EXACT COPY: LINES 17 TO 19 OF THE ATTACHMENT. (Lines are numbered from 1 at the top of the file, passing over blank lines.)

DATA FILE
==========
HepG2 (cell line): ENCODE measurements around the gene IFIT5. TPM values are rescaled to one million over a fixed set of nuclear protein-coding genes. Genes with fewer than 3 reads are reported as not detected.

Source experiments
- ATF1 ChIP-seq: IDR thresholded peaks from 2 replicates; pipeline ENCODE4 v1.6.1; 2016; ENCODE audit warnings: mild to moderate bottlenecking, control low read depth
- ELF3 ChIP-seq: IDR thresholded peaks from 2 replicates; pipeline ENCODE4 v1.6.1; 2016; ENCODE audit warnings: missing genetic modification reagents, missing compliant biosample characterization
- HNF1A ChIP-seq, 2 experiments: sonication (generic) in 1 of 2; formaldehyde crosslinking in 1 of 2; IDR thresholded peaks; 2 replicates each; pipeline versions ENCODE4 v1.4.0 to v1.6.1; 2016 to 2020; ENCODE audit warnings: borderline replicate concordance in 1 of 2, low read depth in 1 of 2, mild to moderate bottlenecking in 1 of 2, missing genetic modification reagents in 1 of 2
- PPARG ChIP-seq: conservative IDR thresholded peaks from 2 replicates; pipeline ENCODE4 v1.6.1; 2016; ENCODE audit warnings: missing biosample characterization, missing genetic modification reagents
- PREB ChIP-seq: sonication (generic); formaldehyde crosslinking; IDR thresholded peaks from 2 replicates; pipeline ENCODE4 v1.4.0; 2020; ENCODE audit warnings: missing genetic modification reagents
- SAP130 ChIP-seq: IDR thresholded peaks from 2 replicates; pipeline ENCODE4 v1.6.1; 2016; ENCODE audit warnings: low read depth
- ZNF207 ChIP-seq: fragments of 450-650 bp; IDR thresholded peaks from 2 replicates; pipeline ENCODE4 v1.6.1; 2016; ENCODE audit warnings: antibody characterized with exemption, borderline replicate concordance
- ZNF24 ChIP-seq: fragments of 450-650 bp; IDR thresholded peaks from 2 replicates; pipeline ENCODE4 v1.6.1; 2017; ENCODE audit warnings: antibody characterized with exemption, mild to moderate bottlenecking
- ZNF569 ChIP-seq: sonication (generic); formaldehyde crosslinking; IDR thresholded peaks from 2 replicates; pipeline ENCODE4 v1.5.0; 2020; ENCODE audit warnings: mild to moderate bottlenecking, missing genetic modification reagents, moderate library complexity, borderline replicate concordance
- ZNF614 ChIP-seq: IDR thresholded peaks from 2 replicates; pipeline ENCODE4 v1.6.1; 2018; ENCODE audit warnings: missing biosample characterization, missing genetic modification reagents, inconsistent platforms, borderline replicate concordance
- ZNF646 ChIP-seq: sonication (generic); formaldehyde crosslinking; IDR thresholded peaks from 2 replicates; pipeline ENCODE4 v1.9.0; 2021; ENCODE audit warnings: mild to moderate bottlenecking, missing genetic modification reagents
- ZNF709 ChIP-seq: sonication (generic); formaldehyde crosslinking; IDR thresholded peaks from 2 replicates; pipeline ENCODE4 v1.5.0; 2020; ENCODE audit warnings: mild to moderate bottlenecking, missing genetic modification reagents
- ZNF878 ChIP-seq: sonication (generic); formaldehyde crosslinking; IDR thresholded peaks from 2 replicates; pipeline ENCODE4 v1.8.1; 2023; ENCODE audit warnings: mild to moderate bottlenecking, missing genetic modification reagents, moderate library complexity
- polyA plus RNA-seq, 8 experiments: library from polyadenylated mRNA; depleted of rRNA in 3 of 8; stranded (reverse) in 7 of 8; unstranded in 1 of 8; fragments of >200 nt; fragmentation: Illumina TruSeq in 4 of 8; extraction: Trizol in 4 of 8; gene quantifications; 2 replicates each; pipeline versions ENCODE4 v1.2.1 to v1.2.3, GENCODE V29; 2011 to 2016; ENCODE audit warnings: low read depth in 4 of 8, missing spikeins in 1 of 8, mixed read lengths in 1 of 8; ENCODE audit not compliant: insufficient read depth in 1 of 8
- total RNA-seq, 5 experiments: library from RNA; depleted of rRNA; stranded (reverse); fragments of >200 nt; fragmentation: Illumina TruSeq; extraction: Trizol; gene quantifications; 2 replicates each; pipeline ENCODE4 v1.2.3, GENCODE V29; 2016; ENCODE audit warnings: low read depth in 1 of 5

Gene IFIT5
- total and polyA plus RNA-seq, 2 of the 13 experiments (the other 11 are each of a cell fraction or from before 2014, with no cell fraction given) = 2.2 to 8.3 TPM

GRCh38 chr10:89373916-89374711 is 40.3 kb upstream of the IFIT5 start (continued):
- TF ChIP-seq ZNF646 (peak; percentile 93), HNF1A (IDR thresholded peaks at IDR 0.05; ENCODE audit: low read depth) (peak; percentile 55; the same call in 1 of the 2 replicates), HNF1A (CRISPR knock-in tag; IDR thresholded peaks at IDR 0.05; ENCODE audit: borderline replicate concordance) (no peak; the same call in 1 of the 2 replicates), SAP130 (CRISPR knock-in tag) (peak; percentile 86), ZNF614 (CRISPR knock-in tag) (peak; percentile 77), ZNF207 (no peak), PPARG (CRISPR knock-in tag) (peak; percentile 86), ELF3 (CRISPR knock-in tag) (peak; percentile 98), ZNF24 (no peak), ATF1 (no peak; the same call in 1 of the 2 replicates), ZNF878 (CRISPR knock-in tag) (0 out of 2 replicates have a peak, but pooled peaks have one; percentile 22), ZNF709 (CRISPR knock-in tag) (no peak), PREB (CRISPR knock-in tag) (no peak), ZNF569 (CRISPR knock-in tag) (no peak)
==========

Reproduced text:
- total RNA-seq, 5 experiments: library from RNA; depleted of rRNA; stranded (reverse); fragments of >200 nt; fragmentation: Illumina TruSeq; extraction: Trizol; gene quantifications; 2 replicates each; pipeline ENCODE4 v1.2.3, GENCODE V29; 2016; ENCODE audit warnings: low read depth in 1 of 5

Gene IFIT5
- total and polyA plus RNA-seq, 2 of the 13 experiments (the other 11 are each of a cell fraction or from before 2014, with no cell fraction given) = 2.2 to 8.3 TPM